Surveying the fresh oblong finger mark bruises on my upper arm as I soak away the pain that has set in where blemishes haven’t even risen to the surface yet as they are so deep. I sit in rosemary for remembrance and healing, lavender to calm my jangled mess inside, and Epsom salts to pull out the pulsing pains that won’t let go. It is quiet. We’ve returned from a tangled trip where the Boy and I “got into it” or rather he had a sudden blush of anger and attacked and I defended myself.
Celtic music makes me very happy or it makes me very sad. Tonight I rested in the arms of a good concert at my church finding the path to grieve away my troubled soul. I tripped past the lilting lifts of violin and flute to run with the guitar pulsing in the background and keeping time with my selfish yet sacrificial sorrow for me and my Boy. He did not attend the concert with me. It was time I could cry in the dark and no one the wiser, but my husband, who was fellow soldier on the pew holding me up and binding his own wounds with the Celtic wash of wonder created by Jeff Johnson and his band.
Now at home, a broken belting Boy soprano voice breaks in on my bathing revelries as his room shares a wall with my tub time. He reaches out with his songs inviting his Mama to sing with him as he soothes himself to sleep. At first I listen, refusing to break the spell of slumber approaching, but then his volume increases and his voice cracking as he pushes to hear that familiar duet. He knows I’m there still in the tub and will I join him before he nods off? He starts sweetly crooning a song I cannot resist that I sang to him when he was a babe in my arms. This song instantly reminds me of my home, “Oh Shenandoah I long to see you…away, I’m bound away, cross the wide Missouri….” (I’m a Missouri girl.)
We sing with a wall between us, but through it we hear that “other” voice. It is the voice we both want to hear never stop singing---each other. I wish it could be as easy as singing our communication. I want this peace to last for both of us. I grieve for the solutions that haven’t come to help him not to do this thing he hates as he is so blinded by rage, fears, and his brain becomes short circuited to the point he hurts the ones he loves even knowing they are trying their best to help him. And then the weeping and worry overwhelm both of us as we break down trying to figure it all out. We hate it. We hate it so much. Autism is what the doctors tell us is the name of this block of stone that falls like a boulder on our heads.
It isn’t the “autistic” fantastic, better then sliced bread aspects of autism. There are some “neat” things that are a part of the brain wiring that makes a person so unique, but this part of it truly is puzzling. As much as some autistics hate the puzzle piece as a “symbol” of the spectrum, it is because there are those things that don’t quite fit or some things that fit together, but it is hard to assemble the whole picture. Those that object say, ”I’m whole! I don’t have any pieces missing!” I get that. We all want to be seen as whole beings. But what is that “thing” that disconnects and discombobulates a soul where they feel something is missing? Isn’t that a puzzle? I wish I could find that one piece I could put in place for my Boy that would fit easily as I declare, “All better, huh?” and he’d smile up at me and take my hand in such relief and we’d skip around giddy to have found the solution at last!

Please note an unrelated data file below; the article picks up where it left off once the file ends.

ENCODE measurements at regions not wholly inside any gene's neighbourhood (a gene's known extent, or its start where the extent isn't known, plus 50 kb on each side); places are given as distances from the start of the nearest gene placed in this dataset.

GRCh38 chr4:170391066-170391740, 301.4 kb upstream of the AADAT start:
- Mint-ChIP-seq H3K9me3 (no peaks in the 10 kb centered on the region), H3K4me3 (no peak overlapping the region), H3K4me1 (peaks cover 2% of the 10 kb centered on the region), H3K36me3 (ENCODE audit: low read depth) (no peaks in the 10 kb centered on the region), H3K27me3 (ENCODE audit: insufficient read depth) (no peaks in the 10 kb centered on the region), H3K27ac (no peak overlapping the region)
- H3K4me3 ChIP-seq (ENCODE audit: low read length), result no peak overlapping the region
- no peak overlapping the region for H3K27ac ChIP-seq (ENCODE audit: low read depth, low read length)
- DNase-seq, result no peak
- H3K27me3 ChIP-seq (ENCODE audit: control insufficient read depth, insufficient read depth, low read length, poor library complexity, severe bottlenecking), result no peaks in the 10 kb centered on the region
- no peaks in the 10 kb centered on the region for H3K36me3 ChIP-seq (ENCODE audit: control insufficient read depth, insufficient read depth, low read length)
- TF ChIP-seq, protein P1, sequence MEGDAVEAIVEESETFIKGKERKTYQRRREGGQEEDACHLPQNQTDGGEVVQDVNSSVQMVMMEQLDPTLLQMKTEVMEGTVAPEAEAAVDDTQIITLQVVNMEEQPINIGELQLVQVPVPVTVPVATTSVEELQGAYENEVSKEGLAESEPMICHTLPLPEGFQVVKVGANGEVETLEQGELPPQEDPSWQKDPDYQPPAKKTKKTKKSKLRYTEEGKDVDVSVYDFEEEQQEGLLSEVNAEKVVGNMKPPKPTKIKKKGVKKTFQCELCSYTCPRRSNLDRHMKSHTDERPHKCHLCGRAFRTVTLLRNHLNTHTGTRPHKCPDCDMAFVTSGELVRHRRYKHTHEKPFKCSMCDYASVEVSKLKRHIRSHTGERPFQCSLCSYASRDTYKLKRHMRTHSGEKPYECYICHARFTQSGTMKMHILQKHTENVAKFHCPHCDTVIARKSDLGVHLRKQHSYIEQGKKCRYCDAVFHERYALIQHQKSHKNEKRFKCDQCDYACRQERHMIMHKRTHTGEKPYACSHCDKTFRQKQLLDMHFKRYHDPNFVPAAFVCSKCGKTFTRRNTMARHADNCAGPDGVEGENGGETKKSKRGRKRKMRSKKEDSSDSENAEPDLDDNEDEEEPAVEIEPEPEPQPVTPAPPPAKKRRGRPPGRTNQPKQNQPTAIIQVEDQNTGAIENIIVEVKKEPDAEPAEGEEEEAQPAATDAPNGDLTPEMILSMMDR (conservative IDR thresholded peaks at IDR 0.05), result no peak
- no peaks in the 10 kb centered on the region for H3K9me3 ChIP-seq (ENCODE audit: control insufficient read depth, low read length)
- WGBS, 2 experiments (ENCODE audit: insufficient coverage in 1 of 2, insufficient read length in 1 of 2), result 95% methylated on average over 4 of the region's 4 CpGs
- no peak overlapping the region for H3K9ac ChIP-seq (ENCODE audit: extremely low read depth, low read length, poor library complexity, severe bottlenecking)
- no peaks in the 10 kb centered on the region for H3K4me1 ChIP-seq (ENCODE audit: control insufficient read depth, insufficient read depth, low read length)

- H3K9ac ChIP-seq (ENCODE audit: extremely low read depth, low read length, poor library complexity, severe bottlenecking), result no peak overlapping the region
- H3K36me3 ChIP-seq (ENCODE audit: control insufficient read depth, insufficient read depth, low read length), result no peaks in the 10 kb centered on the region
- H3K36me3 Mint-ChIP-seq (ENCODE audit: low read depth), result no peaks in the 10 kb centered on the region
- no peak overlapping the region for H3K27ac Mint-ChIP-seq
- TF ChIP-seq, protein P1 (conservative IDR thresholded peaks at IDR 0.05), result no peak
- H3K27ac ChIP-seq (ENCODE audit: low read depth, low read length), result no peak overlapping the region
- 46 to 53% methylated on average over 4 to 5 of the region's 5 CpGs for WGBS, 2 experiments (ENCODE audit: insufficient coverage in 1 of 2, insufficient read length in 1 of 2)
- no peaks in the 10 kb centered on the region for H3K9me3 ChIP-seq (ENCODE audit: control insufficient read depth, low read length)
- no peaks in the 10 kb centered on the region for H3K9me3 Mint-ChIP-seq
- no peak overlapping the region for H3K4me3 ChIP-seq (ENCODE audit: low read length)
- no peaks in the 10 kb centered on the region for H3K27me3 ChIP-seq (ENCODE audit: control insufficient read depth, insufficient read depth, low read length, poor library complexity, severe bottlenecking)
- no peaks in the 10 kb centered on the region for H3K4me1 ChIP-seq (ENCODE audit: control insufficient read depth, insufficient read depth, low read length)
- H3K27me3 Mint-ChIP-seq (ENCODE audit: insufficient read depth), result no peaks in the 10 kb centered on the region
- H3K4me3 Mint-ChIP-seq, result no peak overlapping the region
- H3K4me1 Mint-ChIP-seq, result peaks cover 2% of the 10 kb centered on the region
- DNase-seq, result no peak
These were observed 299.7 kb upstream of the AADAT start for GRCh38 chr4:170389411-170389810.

My bruises will make their way to the surface, turn colors, and then disappear again for a while. I want them to go for good as I can’t take much more. He can’t either. Tomorrow we’ll ring the doctor and research some more finding another path, one with more path this time and less overgrowth, I hope.
I stop singing with him as his voice continues to bellow out the last few strains. I say audibly, “Good night, son” and leave his voice to soldier on solo. He tries once more to engage, but I do not answer as I know sleep is the best course and he will keep reaching forth as long as I am there. I go upstairs where I’m out of range just to so he’ll settle. It works. He finishes that song and he says a few more things to himself and then no more sound. He’s asleep.
Perhaps he is what he sings. The autism wires him differently in a way that he often seems like the lyrics he loves so well. “I am a poor wayfaring stranger, while traveling through this world of woe….” And the second line which begins, ”I know dark cloud gather round me, I know my way is rough and steep, but golden fields lay out before me, where God’s redeemed shall ever sleep….”
I think he longs for something so much better as I do too in this journey. We are both so sure that God has something better for us when we are no longer in this world, but in the meantime, what can we do better is something we both are working on. I assured him, as we both sobbed out in the aftermath of the attack the other night that we will keep looking for a way to help him be in control of this lack of control so he can feel safe. We can feel safe. There will be a plan or place we get to that we can sleep peacefully again getting past the woe and as sure as we both are of heaven we will be able to call this world for a while our home.